Is it possible to design a fairer, more equitable country? Here’s how architects, politicians, and community leaders tried to do just that in 2018.
Architects are centering the conversation about equity on housing—and leaders in government are, too. This month, Sen. Elizabeth Warren introduced a bill to the House of Representatives that would create three million new affordable housing units and help close the racial wealth gap, doubling down on a Senate bill she introduced in September with the same policies. And earlier this year Sen. Kamala Harris and Sen. Cory Booker debuted housing bills. None are likely to pass; however, the bills likely augur campaign platforms for the 2020 presidential election and much-needed investment.
The wheels of federal policy move slow—and cities aren’t waiting around to take action. In Detroit, Cass Community Social Services is extending homeownership to residents in need by developing a neighborhood of tiny homes, which are affordable to people earning less than $10,000 a year.
Across the country in 2018, civic leaders turned to a strategy called “food-oriented design” to create job opportunities, preserve local culture, and anchor communities. Specific initiatives include small business loans for restaurants, opening community kitchens and gardens, and bringing fresh food to corner stores. The end goal? Healthier and more resilient people and cities.
Public space is factoring into the health equation, too. Throughout the past year, cities installed pedestrian and cycling networks, planted trees and greenery, worked to improve public transit, and rezoned for diverse land uses to provide opportunities for physical activity and civic engagement. While these interventions make for more beautiful and livable places, cities believe they serve an even higher purpose: increased voter participation.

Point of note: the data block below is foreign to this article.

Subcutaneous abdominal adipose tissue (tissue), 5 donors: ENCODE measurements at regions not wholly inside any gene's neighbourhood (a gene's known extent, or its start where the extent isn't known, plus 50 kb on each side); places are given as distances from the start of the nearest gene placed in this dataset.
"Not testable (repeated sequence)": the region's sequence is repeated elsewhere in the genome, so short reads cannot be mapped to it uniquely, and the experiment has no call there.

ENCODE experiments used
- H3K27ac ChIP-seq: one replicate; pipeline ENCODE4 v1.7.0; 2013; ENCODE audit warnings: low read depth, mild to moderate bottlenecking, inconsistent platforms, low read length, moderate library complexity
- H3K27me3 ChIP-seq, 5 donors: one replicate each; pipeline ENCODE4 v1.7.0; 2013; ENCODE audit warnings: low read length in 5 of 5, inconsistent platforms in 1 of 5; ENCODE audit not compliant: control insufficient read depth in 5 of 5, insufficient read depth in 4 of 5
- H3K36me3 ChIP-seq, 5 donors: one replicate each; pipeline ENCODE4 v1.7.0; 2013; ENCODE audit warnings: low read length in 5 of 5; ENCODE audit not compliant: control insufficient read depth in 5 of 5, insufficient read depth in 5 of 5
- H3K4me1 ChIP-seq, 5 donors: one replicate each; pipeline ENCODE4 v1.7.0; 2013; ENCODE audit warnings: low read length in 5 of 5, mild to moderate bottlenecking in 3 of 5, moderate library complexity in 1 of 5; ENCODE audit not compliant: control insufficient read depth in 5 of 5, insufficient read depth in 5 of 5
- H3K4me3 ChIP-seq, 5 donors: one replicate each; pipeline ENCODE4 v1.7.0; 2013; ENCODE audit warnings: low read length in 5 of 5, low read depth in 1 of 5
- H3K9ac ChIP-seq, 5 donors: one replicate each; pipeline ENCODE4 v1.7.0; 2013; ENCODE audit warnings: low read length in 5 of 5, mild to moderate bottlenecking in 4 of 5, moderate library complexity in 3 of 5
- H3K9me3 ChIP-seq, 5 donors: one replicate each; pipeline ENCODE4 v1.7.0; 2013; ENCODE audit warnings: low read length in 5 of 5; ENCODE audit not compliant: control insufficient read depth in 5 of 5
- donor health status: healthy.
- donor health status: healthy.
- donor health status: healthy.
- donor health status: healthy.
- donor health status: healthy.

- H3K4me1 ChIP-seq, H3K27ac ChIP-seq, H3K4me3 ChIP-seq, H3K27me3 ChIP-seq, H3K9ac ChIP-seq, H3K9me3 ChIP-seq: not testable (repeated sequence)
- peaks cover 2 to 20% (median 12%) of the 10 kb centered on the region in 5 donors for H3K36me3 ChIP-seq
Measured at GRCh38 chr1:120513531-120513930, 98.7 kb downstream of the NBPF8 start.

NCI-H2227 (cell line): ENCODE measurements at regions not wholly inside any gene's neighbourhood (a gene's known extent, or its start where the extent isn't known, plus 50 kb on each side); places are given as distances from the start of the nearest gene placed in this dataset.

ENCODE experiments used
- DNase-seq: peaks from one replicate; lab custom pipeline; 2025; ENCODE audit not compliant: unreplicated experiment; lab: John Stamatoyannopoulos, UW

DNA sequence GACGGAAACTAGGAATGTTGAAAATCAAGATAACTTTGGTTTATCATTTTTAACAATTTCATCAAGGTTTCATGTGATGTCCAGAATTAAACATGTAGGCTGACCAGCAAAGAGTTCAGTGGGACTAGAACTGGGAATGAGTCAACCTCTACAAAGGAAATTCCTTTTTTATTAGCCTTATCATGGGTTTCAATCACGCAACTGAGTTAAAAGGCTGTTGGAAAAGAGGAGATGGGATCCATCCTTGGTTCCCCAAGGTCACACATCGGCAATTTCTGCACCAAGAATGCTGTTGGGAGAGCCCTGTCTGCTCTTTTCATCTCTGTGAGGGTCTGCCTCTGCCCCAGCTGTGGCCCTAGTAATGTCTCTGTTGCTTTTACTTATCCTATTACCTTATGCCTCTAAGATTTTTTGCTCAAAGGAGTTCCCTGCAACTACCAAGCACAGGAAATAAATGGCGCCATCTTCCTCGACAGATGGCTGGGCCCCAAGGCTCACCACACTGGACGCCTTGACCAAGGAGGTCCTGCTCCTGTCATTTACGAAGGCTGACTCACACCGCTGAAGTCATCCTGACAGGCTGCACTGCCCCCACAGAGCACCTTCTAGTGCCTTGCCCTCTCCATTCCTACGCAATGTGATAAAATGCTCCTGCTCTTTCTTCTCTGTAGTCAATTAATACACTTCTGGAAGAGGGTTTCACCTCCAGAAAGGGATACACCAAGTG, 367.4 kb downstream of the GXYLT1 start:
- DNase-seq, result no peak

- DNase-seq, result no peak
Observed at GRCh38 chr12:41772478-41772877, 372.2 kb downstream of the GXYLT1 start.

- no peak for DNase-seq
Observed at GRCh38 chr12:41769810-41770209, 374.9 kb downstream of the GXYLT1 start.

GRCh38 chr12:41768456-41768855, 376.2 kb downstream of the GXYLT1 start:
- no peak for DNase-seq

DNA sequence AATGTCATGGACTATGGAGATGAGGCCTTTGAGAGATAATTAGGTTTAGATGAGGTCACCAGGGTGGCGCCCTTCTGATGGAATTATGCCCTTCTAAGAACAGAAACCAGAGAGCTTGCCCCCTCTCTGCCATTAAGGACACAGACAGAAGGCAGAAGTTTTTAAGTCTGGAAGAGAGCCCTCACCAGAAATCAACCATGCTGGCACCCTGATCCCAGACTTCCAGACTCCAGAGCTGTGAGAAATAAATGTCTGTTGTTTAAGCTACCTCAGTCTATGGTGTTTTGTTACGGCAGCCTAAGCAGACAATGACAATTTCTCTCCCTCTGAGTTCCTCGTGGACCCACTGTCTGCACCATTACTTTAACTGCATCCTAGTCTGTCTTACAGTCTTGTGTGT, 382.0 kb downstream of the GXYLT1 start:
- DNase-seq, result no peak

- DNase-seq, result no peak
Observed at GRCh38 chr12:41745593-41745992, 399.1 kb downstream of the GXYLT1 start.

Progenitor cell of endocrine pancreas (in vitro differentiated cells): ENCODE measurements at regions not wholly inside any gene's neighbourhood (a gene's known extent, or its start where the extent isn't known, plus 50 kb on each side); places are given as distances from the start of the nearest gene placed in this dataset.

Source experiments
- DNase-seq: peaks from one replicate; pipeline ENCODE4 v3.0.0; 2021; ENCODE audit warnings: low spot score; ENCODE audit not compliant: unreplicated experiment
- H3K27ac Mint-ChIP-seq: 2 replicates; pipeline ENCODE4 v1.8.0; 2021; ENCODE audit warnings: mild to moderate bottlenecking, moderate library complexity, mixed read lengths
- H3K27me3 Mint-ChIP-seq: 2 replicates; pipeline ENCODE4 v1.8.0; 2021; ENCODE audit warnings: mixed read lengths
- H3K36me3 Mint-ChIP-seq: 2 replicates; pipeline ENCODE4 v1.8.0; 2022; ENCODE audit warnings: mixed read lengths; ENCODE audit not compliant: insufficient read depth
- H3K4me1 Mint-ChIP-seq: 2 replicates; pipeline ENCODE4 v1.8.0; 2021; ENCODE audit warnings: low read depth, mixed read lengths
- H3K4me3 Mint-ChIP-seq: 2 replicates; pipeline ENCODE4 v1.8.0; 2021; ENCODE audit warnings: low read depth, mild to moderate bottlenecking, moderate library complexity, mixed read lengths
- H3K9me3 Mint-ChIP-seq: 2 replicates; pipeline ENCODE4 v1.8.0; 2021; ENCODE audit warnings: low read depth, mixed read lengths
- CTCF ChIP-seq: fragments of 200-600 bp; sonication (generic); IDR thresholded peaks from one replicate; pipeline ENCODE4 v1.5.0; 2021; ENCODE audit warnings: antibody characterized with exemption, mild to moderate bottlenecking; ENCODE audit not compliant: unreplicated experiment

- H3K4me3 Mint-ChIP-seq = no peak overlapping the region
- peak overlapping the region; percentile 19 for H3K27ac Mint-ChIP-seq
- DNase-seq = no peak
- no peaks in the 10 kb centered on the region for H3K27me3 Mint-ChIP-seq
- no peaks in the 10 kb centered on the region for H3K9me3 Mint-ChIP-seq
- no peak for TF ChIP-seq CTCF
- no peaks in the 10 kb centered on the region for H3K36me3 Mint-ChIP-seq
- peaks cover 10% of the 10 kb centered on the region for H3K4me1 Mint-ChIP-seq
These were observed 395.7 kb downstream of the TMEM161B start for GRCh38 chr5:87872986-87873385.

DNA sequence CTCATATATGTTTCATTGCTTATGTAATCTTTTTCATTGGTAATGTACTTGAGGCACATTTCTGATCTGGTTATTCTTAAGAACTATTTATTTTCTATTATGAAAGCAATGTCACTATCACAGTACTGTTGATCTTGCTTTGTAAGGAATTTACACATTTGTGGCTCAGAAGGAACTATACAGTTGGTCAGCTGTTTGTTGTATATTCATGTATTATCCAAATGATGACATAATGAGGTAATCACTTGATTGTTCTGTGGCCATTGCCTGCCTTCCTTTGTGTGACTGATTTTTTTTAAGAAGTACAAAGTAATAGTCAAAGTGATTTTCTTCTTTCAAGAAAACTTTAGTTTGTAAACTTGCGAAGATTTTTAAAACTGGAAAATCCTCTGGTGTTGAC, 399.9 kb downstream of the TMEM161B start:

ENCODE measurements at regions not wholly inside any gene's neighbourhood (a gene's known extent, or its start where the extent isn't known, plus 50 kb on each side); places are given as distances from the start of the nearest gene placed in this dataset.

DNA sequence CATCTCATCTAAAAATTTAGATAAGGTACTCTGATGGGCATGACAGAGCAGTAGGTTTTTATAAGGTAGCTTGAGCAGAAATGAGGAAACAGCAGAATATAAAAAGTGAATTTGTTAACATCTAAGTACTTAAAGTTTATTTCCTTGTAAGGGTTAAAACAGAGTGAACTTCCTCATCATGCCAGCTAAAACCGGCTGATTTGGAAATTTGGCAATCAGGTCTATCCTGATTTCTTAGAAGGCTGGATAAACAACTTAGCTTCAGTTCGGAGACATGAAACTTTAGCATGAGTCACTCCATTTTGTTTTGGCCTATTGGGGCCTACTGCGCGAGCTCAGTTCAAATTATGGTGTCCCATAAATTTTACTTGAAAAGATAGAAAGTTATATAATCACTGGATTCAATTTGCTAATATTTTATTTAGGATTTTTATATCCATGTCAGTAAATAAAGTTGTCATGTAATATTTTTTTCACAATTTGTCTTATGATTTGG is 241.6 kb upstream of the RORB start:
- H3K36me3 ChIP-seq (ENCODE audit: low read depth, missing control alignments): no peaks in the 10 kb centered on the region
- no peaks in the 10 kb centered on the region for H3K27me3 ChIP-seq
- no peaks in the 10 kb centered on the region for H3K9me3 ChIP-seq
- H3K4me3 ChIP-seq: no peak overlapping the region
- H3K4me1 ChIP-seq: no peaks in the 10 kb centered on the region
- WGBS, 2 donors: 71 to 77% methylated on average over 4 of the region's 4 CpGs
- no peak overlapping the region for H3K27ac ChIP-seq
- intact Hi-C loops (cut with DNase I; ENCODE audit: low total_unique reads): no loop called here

An emerging equity challenge played out in 2018, invisibly, through the rise of automation. Facial recognition technology is becoming more common in public space. Tech companies are aggressively marketing their services to law enforcement, which could amplify existing racial biases.
Achieving equity also rests on reorienting history. A wave of new museums confronting the history of slavery and civil rights opened this year; New York City surveyed its monuments to assess how symbols of hate permeate public space and what to do about it, which led to removing a statue of J. Marion Simms, a gynecologist who experimented on slaves; and the Cultural Landscape Foundation created a list of sites significant to the history of civil rights in need of urgent preservation, like Susan B. Anthony’s childhood home, sites of Japanese internment during WWII, and a West Virginia battlefield where miners fought for labor rights.
In 2018, the architecture and design professions also examined their own practices to achieve equity within their ranks. Architecture’s longstanding gender-equity problems became high profile after five women publicly accused Richard Meier of misconduct. In the months after, architects amplified calls for better protections against harassment, misconduct, and discrimination.
There were some glimmers of optimism: a report from NCARB showed incremental improvement in racial diversity and the representation of women this year; the AIA hosted an exhibition curated by Sekou Cooke that proposed reading architecture through the lens of hip hop; and organizations like the Black Artists + Designers Guild helped increase awareness of the amazing work from a more diverse group of people.
No single intervention will solve deep-rooted inequalities, but as this year’s efforts show, progress is taking place.